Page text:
3 :              None              : fizz
    2 :              None              : baz
    1 :              None              : bar
    0 :            __main__            : foo
  • 4
    This will raise an IndexError if the requeted stack depth is greater than the actual. Use modules = [(index, inspect.getmodule(stack[index][0])) for index in reversed(range(1, min(stack_size, len(inspect.stack()))))] to get the modules.
    – jake77
    Feb 27, 2018 at 13:37
  • Thanks a lot for that. I would suggest gathering modules a bit differently, aka: modules = [(index, module) for index in reversed(range(1, min(stack_size, len(stack)))) if index and (module := inspect.getmodule(stack[index][0]))]. That way you can ensure that you won't have Nones in your further lists. Also I think it's good to add module_name_lengths.append(len(func.__module__)), because the formatting doesn't take into account the element the lowest in the table.
    – ashrasmun
    Oct 9, 2021 at 10:34
  • In this solution, we should also probably return fn(*args, **kwargs), as the current solution suppresses returns from decorated functions and breaks them.
    – ashrasmun
    Oct 9, 2021 at 10:46

You can use decorators, and do not have to use stacktrace

If you want to decorate a method inside a class

import functools

# outside ur class
def printOuterFunctionName(func):
def wrapper(self):
    print(f'Function Name is: {func.__name__}')
return wrapper 

class A:
  def foo():

you may remove functools, self if it is procedural

  • Is this implementation more reliable compared to other suggestions?
    – Ray Walker
    Aug 24, 2022 at 11:35

An alternative to sys._getframe() is used by Python's Logging library to find caller information. Here's the idea:

  1. raise an Exception

  2. immediately catch it in an Except clause

  3. use sys.exc_info to get Traceback frame (tb_frame).

  4. from tb_frame get last caller's frame using f_back.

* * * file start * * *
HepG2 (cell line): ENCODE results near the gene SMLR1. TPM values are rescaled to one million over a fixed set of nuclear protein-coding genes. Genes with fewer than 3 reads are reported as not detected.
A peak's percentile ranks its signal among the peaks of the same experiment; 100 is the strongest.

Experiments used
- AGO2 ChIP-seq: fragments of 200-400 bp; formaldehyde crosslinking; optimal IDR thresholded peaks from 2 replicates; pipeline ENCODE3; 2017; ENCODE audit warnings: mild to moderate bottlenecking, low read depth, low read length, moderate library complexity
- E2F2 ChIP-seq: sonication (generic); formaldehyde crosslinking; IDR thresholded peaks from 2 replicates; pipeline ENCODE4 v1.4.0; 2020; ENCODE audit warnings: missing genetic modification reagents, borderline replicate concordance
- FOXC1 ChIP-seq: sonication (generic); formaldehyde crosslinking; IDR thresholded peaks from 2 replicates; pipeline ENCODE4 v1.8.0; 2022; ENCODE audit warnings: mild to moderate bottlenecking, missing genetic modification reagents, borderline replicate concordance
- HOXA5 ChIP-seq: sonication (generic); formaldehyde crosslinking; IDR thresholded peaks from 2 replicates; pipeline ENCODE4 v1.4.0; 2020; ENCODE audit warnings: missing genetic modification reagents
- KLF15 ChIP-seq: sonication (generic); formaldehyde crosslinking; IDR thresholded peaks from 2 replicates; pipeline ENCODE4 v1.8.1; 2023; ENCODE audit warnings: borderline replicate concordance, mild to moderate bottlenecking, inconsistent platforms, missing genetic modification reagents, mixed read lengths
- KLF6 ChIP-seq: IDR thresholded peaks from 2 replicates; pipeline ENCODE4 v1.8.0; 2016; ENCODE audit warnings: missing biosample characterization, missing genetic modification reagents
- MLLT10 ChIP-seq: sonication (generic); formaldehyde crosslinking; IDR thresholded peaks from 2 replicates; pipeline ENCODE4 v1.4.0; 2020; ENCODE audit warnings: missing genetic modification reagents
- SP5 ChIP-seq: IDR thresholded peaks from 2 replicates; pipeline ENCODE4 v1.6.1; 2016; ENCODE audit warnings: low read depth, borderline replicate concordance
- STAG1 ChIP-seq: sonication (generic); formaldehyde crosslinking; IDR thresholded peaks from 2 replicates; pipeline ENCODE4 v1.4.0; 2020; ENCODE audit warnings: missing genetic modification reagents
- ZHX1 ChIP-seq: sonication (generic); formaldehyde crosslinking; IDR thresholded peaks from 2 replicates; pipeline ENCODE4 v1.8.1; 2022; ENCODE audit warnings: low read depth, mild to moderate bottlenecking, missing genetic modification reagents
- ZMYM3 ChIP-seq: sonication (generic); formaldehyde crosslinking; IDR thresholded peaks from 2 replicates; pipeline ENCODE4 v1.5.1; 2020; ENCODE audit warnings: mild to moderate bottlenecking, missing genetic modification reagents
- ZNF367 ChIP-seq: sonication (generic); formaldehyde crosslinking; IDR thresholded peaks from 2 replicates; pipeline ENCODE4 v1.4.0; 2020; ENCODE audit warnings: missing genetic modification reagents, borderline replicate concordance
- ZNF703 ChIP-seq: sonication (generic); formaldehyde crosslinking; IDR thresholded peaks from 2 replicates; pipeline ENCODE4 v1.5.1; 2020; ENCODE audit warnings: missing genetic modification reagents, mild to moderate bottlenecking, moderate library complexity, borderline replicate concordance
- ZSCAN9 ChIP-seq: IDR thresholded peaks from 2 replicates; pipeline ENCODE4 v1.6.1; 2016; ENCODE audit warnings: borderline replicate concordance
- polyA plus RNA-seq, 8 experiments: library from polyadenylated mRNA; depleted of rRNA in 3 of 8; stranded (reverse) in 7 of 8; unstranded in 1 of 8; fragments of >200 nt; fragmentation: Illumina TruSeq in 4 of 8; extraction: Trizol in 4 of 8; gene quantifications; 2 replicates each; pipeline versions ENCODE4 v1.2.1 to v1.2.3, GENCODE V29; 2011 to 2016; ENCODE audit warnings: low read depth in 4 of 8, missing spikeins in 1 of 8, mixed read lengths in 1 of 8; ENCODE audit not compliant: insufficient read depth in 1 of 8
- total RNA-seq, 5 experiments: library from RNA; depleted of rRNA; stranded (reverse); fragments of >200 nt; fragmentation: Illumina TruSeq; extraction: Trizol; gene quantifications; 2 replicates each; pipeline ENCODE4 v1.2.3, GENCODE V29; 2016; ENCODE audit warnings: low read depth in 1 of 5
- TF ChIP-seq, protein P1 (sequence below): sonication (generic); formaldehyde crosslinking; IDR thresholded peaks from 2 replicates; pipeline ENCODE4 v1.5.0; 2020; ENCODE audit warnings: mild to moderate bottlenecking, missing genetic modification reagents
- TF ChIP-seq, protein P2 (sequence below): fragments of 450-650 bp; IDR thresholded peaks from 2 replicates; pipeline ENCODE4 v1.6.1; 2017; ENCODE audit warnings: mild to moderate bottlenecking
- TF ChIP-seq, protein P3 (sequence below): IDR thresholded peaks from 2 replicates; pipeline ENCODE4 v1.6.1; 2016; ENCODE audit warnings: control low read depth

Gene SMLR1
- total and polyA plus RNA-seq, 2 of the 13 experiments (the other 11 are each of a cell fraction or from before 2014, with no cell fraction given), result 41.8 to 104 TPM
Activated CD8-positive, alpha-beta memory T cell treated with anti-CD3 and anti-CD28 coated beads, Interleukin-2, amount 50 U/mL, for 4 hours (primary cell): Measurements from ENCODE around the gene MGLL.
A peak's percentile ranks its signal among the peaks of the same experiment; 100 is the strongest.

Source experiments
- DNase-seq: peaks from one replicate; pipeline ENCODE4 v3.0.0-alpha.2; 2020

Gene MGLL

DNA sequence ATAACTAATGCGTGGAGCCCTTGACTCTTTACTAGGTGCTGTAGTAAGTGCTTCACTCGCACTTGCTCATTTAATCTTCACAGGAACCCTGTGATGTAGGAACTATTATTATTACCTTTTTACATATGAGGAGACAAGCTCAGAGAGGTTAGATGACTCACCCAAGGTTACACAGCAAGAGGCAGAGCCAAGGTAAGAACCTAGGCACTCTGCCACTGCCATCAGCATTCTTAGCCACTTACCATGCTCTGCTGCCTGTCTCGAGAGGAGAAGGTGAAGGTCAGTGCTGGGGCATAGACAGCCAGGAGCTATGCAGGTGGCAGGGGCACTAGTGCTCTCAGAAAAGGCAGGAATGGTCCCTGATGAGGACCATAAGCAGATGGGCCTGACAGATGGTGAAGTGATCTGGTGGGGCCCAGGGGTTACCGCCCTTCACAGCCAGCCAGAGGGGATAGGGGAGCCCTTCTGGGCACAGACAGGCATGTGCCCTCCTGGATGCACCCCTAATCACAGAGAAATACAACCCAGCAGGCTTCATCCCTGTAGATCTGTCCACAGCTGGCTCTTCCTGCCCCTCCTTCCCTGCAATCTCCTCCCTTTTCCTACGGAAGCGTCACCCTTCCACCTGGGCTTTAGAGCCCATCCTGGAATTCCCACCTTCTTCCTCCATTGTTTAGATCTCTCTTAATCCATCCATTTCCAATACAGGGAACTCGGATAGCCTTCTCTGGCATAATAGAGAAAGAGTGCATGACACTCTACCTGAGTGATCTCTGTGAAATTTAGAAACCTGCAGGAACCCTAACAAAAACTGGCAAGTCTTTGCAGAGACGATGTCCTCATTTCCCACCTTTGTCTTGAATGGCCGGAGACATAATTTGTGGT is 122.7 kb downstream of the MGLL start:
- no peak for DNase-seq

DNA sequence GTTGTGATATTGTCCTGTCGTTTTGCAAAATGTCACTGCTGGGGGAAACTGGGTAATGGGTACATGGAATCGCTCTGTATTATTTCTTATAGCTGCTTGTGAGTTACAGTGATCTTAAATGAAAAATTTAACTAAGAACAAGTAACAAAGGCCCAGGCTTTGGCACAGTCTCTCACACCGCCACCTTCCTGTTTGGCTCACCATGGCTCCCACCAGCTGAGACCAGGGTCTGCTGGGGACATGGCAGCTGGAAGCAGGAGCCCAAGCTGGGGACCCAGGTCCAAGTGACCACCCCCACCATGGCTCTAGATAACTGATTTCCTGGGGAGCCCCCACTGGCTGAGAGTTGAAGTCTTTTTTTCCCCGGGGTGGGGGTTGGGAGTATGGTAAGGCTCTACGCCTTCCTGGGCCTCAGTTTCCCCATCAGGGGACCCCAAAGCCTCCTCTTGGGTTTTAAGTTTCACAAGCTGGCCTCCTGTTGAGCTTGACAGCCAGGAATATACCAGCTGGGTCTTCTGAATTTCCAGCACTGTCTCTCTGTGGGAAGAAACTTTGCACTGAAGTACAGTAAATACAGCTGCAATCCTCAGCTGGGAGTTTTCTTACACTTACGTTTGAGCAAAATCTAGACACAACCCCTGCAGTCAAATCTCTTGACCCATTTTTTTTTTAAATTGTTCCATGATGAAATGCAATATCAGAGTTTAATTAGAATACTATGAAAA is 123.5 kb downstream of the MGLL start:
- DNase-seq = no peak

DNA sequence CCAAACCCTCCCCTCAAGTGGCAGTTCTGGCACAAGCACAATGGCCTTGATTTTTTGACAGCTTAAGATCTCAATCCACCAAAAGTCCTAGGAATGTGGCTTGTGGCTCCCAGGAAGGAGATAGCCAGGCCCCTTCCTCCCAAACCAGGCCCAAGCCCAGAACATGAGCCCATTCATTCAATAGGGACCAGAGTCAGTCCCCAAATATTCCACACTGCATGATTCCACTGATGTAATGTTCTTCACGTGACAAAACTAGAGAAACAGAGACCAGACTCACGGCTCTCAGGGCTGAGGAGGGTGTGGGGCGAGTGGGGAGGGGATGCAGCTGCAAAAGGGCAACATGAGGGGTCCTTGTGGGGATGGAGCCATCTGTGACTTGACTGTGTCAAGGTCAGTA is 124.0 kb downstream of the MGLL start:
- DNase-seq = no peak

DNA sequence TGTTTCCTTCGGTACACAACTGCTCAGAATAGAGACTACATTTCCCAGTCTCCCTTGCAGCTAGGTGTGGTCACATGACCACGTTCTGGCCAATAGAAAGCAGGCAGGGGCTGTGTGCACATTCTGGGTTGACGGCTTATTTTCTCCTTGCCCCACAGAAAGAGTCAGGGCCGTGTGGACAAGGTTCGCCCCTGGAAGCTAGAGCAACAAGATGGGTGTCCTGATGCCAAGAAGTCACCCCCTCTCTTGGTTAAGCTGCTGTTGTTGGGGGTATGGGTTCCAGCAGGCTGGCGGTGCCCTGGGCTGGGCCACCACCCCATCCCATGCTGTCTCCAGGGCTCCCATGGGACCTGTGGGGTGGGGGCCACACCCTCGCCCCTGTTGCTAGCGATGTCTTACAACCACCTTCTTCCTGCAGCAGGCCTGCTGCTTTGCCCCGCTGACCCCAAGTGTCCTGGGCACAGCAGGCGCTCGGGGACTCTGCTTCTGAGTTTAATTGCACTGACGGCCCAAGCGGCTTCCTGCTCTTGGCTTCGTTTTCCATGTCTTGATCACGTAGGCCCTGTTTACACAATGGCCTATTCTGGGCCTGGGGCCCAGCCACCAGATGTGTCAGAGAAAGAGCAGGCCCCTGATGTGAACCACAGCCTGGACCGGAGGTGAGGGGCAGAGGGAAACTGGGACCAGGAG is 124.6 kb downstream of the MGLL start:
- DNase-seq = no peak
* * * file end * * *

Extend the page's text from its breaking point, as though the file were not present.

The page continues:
5. from last caller's frame get the code object that was being executed in that frame.

    In our sample code it would be method1 (not method2) being executed.

  6. From code object obtained, get the object's name -- this is caller method's name in our sample.

Here's the sample code to solve example in the question:

def method1():

def method2():
        raise Exception
    except Exception:
        frame = sys.exc_info()[2].tb_frame.f_back

    print("method2 invoked by: ", frame.f_code.co_name)

# Invoking method1


method2 invoked by: method1

Frame has all sorts of details, including line number, file name, argument counts, argument type and so on. The solution works across classes and modules too.



#!/usr/bin/env python
import inspect

called=lambda: inspect.stack()[1][3]

def caller1():
    print "inside: ",called()

def caller2():
    print "inside: ",called()
if __name__=='__main__':


shahid@shahid-VirtualBox:~/Documents$ python test_func.py 
inside:  caller1
inside:  caller2
  • 2
    called() is function that was called but not function that do call of callerN()
    – rzlvmp
    Dec 1, 2021 at 8:53

For multilevel calling with the purpose of only printing until before the module name, the following function is a simple solution:

import inspect

def caller_name():
    frames = inspect.stack()
    caller_name = ''
    for f in frames:
        if f.function == '<module>':
            return caller_name
        caller_name = f.function

def a():
    caller = caller_name()
    print(f"'a' was called from '{caller}'")

def b():

def c():



'a' was called from 'c'

I found a way if you're going across classes and want the class the method belongs to AND the method. It takes a bit of extraction work but it makes its point. This works in Python 2.7.13.

import inspect, os

class ClassOne:
    def method1(self):

class ClassTwo:
    def method2(self):
        curframe = inspect.currentframe()
        calframe = inspect.getouterframes(curframe, 4)
        print '\nI was called from', calframe[1][3], \
        'in', calframe[1][4][0][6: -2]

# create objects to access class methods
classoneObj = ClassOne()
classtwoObj = ClassTwo()

# start the program

Here is a convenient method using @user47's answer.

def trace_caller():
        raise Exception
    except Exception:
        frame = sys.exc_info()[2].tb_frame.f_back.f_back
        print(" >> invoked by:", frame.f_code.co_name)

Here is how to get the calling method and its class:

import sys
frame = sys._getframe().f_back
calling_method = frame.f_code.co_name
calling_class = frame.f_locals.get("self").__class__.__name__